The historiographical accounts of these two incidents date back well into the second/eighth century, and while the sources themselves reflect a range of sectarian biases, the symbolic centrality of the Quran in its material form is consistent throughout. …

The rest of this article is only available to active members of Questia

Already a member? Log in now.

Notes for this article

Add a new note
If you are trying to select text to create highlights or citations, remember that you must now click or tap on the first word, and then click or tap on the last word.
One moment ...
Default project is now your active project.
Project items

Items saved from this article

This article has been saved
Highlights (0)
Some of your highlights are legacy items.

Highlights saved before July 30, 2012 will not be displayed on their respective source pages.

You can easily re-create the highlights by opening the book page or article, selecting the text, and clicking “Highlight.”

Citations (0)
Some of your citations are legacy items.

Any citation created before July 30, 2012 will labeled as a “Cited page.” New citations will be saved as cited passages, pages or articles.

We also added the ability to view new citations from your projects or the book or article where you created them.

Notes (0)
Bookmarks (0)

You have no saved items from this article

Project items include:
  • Saved book/article
  • Highlights
  • Quotes/citations
  • Notes
  • Bookmarks
Notes
Cite this article

Cited article

Style
Citations are available only to our active members.
Buy instant access to cite pages or passages in MLA, APA and Chicago citation styles.

(Einhorn, 1992, p. 25)

(Einhorn 25)

1. Lois J. Einhorn, Abraham Lincoln, the Orator: Penetrating the Lincoln Legend (Westport, CT: Greenwood Press, 1992), 25, http://www.questia.com/read/27419298.

Cited article

Touching and Ingesting: Early Debates over the Material Quran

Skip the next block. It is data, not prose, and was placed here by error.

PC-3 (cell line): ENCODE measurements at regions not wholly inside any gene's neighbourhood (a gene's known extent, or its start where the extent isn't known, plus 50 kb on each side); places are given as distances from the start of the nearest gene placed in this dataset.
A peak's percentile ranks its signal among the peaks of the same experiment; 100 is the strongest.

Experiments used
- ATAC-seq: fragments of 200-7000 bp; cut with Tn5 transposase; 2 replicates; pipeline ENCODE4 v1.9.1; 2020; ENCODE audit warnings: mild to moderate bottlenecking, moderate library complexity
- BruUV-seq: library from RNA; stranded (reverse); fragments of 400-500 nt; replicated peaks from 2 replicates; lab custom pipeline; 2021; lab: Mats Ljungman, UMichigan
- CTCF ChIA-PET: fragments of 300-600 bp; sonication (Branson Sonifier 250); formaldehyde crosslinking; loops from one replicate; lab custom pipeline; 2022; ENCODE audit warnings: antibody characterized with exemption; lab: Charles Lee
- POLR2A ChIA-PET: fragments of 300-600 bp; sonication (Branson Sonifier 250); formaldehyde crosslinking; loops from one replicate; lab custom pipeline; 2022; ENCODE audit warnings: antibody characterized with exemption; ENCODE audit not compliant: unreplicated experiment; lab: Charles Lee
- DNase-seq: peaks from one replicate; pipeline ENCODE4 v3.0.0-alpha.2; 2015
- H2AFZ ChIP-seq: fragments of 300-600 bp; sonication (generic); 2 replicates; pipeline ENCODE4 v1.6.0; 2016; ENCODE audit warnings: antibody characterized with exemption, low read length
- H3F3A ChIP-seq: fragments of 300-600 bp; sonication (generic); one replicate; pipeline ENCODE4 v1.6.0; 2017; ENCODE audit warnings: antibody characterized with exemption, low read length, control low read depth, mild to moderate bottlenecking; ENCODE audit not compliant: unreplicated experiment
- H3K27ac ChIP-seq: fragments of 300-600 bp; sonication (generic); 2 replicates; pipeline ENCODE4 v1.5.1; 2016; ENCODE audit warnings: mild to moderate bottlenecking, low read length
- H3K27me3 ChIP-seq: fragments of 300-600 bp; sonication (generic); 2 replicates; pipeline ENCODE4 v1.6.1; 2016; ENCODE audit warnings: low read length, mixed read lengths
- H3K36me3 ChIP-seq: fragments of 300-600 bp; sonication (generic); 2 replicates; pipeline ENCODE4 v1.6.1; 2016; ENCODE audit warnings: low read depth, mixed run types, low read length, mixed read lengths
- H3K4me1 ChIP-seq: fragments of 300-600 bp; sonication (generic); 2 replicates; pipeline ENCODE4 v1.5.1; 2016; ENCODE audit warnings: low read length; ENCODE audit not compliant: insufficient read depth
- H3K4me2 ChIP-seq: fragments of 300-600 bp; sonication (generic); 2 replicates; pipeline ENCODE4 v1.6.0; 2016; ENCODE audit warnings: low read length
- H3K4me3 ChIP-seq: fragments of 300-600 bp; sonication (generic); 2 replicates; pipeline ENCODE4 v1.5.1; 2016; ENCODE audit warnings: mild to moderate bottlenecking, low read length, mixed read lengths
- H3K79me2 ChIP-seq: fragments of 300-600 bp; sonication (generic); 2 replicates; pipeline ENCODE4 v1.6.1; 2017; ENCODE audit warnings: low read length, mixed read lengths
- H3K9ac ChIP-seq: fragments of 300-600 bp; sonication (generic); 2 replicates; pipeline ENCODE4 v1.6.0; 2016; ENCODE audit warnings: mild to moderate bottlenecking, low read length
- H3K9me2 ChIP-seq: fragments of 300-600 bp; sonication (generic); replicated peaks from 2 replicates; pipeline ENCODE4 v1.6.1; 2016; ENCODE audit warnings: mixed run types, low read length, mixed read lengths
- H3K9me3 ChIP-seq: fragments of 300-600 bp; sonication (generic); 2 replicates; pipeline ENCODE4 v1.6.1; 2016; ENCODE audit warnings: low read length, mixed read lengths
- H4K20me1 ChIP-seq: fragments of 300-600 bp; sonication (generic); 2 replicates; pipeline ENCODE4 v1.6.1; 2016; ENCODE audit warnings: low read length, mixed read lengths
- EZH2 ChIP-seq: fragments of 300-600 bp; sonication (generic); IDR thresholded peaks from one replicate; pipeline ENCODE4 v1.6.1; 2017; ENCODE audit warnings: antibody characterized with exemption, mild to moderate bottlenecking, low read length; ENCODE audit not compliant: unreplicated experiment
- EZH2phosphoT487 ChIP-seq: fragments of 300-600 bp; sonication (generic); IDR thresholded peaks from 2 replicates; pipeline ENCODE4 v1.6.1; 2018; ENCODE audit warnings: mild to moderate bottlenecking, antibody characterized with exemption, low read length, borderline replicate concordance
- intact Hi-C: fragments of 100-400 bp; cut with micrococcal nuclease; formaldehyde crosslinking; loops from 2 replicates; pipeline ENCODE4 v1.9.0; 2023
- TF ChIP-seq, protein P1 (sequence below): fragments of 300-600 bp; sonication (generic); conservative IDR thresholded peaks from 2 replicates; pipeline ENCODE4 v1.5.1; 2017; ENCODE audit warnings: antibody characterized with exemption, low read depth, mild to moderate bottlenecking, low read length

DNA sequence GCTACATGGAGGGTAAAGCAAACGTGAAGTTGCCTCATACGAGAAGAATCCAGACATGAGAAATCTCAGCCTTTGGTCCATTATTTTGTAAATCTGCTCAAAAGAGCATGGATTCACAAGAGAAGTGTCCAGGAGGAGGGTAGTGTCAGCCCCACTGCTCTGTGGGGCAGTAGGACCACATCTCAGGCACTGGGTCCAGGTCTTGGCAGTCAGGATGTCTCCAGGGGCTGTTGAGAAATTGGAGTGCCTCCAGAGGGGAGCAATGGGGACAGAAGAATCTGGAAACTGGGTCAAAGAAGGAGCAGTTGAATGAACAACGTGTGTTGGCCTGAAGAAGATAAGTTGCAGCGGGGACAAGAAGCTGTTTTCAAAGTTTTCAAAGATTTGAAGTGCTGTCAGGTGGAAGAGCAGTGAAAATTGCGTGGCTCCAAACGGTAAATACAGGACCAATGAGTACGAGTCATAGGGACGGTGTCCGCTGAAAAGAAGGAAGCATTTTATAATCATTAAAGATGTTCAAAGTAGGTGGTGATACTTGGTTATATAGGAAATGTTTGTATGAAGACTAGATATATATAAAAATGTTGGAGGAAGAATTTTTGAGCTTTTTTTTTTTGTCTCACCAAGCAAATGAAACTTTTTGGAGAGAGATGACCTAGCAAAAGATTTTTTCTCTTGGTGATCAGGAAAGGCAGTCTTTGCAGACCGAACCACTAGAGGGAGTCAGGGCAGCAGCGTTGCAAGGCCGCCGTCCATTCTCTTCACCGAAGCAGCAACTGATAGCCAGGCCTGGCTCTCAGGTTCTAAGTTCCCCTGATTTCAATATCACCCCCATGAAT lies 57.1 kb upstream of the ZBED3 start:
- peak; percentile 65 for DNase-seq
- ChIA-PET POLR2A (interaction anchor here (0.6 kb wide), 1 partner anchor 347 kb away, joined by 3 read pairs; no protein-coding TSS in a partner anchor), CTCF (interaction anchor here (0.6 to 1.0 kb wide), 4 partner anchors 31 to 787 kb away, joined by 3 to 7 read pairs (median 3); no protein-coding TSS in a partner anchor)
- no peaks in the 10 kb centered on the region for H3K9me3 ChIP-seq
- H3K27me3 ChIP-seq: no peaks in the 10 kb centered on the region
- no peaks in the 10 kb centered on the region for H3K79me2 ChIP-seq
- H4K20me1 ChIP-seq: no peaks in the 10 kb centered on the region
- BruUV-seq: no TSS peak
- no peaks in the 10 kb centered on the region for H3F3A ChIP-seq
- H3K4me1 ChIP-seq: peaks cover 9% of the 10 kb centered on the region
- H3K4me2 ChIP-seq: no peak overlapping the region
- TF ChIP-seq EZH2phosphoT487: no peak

Settings

Settings

Typeface
Text size Smaller Larger Reset View mode
Search within

Search within this article

Look up

Look up a word

  • Dictionary
  • Thesaurus
Please submit a word or phrase above.
Print this page

Print this page

Why can't I print more than one page at a time?

Help
Full screen

matching results for page

    Questia reader help

    How to highlight and cite specific passages

    1. Click or tap the first word you want to select.
    2. Click or tap the last word you want to select, and you’ll see everything in between get selected.
    3. You’ll then get a menu of options like creating a highlight or a citation from that passage of text.

    OK, got it!

    Cited passage

    Style
    Citations are available only to our active members.
    Buy instant access to cite pages or passages in MLA, APA and Chicago citation styles.

    "Portraying himself as an honest, ordinary person helped Lincoln identify with his audiences." (Einhorn, 1992, p. 25).

    "Portraying himself as an honest, ordinary person helped Lincoln identify with his audiences." (Einhorn 25)

    "Portraying himself as an honest, ordinary person helped Lincoln identify with his audiences."1

    1. Lois J. Einhorn, Abraham Lincoln, the Orator: Penetrating the Lincoln Legend (Westport, CT: Greenwood Press, 1992), 25, http://www.questia.com/read/27419298.

    Cited passage

    Thanks for trying Questia!

    Please continue trying out our research tools, but please note, full functionality is available only to our active members.

    Your work will be lost once you leave this Web page.

    Buy instant access to save your work.

    Already a member? Log in now.

    Oops!

    An unknown error has occurred. Please click the button below to reload the page. If the problem persists, please try again in a little while.